Genetic variation in TNF and IL10 and risk of non-Hodgkin lymphoma: A report from the InterLymph Consortium

Nathaniel Rothman, Christine F. Skibola, Sophia S. Wang, Gareth Morgan, Qing Lan, Martyn T. Smith, John J. Spinelli, Eleanor Willett, Silvia De Sanjose, Pierluigi Cocco, Sonja I. Berndt, Paul Brennan, Angela Brooks-Wilson, Sholom Wacholder, Nikolaus Becker, Patricia Hartge, Tongzhang Zheng, Eve Roman, Elizabeth A. Holly, Paolo BoffettaBruce Armstrong, Wendy Cozen, Martha Linet, Xavier F. Bosch, Maria Grazia Ennas, Theodore R. Holford, Richard P. Gallagher, Sara Rollinson, Paige M. Bracci, James R. Cerhan, Denise Whitby, Patrick S. Moore, Brian Leaderer, Agnes Lai, Charlotte Spink, Scott Davis, Ramon Bosch, Aldo Scarpa, Yawei Zhang, Richard K. Severson, Meredith Yeager, Stephen Chanock, Alexandra Nieters

Research output: Contribution to journalArticlepeer-review

327 Scopus citations


Background: Common genetic variants in immune and inflammatory response genes can affect the risk of developing non-Hodgkin lymphoma. We aimed to test this hypothesis using previously unpublished data from eight European, Canadian, and US case-control studies of the International Lymphoma Epidemiology Consortium (InterLymph). Methods: We selected 12 single-nucleotide polymorphisms for analysis, on the basis of previous functional or association data, in nine genes that have important roles in lymphoid development, Th1/Th2 balance, and proinflammatory or anti-inflammatory pathways (IL1A, IL1RN, IL1B, IL2, IL6, IL10, TNF, LTA, and CARD15). Genotype data for one or more single-nucleotide polymorphisms were available for 3586 cases of non-Hodgkin lymphoma and for 4018 controls, and were assessed in a pooled analysis by use of a random-effects logistic regression model. Findings: The tumour necrosis factor (TNF) -308G→A polymorphism was associated with increased risk of non-Hodgkin lymphoma (p for trend=0.005), particularly for diffuse large B-cell lymphoma, the main histological subtype (odds ratio 1.29 [95% CI 1.10-1.51] for GA and 1.65 [1.16-2.34] for AA, p for trend <0.0001), but not for follicular lymphoma. The interleukin 10 (IL10) -3575T→A polymorphism was also associated with increased risk of non-Hodgkin lymphoma (p for trend=0.02), again particularly for diffuse large B-cell lymphoma (p for trend=0.006). For individuals homozygous for the TNF -308A allele and carrying at least one IL10 -3575A allele, risk of diffuse large B-cell lymphoma doubled (2.13 [1.37-3.32], p=0.00083). Interpretation: Common polymorphisms in TNF and IL10, key cytokines for the inflammatory response and Th1/Th2 balance, could be susceptibility loci for non-Hodgkin lymphoma. Moreover, our results underscore the importance of consortia for investigating the genetic basis of chronic diseases like cancer.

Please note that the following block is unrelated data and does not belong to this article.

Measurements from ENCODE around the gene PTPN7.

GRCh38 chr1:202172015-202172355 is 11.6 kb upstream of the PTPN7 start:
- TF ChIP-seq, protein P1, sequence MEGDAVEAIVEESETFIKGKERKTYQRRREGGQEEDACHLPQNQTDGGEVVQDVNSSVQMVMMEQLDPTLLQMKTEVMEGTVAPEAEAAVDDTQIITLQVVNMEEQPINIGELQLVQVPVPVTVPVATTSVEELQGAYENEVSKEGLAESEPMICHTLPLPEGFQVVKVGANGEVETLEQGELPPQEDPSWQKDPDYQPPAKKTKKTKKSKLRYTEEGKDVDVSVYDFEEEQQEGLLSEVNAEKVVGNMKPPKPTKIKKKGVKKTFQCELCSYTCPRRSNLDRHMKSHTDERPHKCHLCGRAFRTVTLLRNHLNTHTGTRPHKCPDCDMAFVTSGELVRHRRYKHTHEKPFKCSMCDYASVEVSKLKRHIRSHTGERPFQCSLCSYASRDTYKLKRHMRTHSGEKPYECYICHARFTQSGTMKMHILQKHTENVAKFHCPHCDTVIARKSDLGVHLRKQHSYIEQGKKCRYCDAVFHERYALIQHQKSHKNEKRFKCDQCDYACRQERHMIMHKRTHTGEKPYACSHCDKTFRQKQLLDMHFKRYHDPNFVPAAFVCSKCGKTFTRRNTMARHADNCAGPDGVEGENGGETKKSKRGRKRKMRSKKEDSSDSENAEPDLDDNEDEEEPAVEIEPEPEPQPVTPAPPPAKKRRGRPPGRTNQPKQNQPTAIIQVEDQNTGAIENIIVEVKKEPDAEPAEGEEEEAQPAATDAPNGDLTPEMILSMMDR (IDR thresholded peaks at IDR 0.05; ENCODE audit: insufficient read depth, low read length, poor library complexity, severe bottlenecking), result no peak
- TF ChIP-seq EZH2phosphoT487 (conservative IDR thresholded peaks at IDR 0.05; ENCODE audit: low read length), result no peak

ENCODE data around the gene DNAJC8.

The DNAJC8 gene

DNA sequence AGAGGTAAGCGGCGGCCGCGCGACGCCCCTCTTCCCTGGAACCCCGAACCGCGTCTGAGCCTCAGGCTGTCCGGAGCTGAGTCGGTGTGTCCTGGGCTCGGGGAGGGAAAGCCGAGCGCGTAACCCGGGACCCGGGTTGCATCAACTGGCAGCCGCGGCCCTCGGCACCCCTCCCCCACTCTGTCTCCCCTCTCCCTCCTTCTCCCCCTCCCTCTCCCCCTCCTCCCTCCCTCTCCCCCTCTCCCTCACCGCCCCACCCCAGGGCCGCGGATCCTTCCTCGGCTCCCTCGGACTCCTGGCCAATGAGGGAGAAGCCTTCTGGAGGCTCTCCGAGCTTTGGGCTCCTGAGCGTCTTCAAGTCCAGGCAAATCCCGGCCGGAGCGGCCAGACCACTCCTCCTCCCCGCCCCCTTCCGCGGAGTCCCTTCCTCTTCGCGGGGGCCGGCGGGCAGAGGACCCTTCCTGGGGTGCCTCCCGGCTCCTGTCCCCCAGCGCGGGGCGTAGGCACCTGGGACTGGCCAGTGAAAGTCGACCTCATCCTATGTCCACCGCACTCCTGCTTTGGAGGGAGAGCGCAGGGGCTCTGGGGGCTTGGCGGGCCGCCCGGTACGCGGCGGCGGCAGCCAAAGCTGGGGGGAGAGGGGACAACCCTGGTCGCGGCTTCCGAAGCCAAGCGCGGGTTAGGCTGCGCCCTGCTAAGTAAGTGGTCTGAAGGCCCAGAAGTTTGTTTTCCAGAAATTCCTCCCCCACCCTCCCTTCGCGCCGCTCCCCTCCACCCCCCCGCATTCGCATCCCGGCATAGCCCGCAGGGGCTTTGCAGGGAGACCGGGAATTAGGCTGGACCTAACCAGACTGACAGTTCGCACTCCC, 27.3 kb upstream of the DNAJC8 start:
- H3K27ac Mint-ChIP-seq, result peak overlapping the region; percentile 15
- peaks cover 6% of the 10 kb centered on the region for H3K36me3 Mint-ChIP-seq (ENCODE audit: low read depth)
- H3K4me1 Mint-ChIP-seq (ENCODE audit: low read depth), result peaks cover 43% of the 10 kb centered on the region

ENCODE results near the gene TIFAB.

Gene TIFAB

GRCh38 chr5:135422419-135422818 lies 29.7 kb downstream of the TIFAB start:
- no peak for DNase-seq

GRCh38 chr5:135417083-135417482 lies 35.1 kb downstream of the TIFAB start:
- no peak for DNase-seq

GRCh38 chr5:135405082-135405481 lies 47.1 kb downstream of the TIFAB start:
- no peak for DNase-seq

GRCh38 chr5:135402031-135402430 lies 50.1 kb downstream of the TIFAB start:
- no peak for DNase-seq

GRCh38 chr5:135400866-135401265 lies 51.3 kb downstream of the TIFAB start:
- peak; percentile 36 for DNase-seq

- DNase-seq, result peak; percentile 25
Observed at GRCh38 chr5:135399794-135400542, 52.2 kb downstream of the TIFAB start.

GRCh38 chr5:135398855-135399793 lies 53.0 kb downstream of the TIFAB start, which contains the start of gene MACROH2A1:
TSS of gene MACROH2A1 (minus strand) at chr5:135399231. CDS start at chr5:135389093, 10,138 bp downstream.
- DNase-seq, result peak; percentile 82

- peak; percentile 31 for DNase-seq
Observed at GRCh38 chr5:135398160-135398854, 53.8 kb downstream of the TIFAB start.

Original languageEnglish (US)
Pages (from-to)27-38
Number of pages12
JournalLancet Oncology
Issue number1
StatePublished - Jan 2006

ASJC Scopus subject areas

  • Oncology


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